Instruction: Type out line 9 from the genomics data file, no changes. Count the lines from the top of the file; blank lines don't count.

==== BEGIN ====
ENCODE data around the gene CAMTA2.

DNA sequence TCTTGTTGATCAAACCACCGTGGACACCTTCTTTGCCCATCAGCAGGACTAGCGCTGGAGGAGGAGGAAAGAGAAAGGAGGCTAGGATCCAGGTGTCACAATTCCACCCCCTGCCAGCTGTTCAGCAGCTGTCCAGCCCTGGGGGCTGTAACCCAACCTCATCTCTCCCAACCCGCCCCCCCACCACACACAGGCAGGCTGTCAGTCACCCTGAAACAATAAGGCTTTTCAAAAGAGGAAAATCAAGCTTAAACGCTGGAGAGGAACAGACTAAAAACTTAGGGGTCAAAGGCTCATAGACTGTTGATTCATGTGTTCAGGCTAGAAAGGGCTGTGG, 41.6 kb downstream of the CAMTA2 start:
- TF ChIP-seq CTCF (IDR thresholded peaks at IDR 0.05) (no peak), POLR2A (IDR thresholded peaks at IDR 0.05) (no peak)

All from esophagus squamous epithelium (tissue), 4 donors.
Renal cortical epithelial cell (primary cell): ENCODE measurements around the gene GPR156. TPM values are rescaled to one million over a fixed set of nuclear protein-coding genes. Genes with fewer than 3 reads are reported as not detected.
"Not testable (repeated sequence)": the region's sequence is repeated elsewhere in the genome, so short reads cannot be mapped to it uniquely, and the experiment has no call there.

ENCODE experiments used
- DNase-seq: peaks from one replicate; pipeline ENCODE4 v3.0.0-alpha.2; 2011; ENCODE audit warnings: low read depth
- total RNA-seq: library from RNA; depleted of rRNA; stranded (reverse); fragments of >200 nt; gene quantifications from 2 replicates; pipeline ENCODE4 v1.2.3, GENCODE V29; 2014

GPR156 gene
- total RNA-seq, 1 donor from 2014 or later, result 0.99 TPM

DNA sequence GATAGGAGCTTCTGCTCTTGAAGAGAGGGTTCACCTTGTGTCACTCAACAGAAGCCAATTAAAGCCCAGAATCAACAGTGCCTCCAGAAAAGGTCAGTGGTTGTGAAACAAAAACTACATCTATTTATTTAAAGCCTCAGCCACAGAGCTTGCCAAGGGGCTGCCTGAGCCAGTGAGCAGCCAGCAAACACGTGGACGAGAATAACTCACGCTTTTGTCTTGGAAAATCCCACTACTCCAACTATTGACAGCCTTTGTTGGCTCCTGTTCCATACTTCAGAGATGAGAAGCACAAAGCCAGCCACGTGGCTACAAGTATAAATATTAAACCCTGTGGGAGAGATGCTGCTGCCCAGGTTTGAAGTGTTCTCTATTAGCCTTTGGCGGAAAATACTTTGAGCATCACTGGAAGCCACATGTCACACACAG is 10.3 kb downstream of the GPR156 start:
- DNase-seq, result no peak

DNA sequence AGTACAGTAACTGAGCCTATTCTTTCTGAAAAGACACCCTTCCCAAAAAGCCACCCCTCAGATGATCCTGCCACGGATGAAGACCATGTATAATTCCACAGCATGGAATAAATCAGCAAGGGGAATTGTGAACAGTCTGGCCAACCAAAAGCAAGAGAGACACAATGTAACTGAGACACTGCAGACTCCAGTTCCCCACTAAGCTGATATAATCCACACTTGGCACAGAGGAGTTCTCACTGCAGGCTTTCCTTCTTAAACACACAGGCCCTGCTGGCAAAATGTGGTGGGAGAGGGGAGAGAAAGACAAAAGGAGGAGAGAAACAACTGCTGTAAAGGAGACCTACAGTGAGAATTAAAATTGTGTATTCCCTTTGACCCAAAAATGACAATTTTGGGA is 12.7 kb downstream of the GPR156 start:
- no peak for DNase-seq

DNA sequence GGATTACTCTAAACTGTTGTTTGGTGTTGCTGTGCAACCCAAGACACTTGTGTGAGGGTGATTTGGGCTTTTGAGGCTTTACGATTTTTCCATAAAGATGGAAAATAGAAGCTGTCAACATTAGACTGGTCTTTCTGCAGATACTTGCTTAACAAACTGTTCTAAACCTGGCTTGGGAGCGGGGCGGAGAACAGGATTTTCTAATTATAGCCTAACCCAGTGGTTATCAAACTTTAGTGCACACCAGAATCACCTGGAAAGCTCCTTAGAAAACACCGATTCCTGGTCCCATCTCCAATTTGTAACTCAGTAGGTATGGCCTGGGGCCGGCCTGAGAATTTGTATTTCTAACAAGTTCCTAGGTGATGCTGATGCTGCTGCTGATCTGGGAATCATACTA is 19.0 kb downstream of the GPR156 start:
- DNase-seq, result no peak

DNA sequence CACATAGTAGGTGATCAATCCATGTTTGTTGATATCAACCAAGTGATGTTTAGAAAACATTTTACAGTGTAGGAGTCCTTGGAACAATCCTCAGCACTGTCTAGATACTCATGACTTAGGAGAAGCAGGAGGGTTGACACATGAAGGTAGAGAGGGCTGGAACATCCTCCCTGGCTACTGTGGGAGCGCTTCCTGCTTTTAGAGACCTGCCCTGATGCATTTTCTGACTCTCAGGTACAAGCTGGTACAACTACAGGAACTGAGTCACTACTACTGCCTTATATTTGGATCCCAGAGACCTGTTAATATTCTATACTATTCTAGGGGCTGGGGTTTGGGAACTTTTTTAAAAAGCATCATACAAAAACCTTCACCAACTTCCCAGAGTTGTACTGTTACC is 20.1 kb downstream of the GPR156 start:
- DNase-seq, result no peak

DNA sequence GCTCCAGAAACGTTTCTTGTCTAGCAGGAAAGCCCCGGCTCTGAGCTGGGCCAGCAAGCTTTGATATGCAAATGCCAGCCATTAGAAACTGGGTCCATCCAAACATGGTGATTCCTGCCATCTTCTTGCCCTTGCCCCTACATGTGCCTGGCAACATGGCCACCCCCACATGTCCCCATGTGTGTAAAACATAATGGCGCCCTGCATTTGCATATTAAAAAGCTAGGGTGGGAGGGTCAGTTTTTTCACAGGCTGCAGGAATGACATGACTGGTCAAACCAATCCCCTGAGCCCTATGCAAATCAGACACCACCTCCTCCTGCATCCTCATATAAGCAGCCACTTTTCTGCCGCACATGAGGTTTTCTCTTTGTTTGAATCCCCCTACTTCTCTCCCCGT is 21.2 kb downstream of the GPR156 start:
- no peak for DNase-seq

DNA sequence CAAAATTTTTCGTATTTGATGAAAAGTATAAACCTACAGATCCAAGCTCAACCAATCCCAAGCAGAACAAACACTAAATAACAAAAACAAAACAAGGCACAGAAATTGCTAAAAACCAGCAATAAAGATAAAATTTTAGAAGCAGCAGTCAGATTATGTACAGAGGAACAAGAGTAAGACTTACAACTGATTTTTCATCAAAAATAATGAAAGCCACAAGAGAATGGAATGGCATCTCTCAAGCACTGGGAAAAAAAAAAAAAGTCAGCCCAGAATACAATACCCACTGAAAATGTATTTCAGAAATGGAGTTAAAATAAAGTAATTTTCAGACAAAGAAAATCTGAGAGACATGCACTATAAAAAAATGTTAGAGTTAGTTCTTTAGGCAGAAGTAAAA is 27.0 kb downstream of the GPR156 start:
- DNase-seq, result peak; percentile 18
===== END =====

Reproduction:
- total RNA-seq: library from RNA; depleted of rRNA; stranded (reverse); fragments of >200 nt; gene quantifications from 2 replicates; pipeline ENCODE4 v1.2.3, GENCODE V29; 2014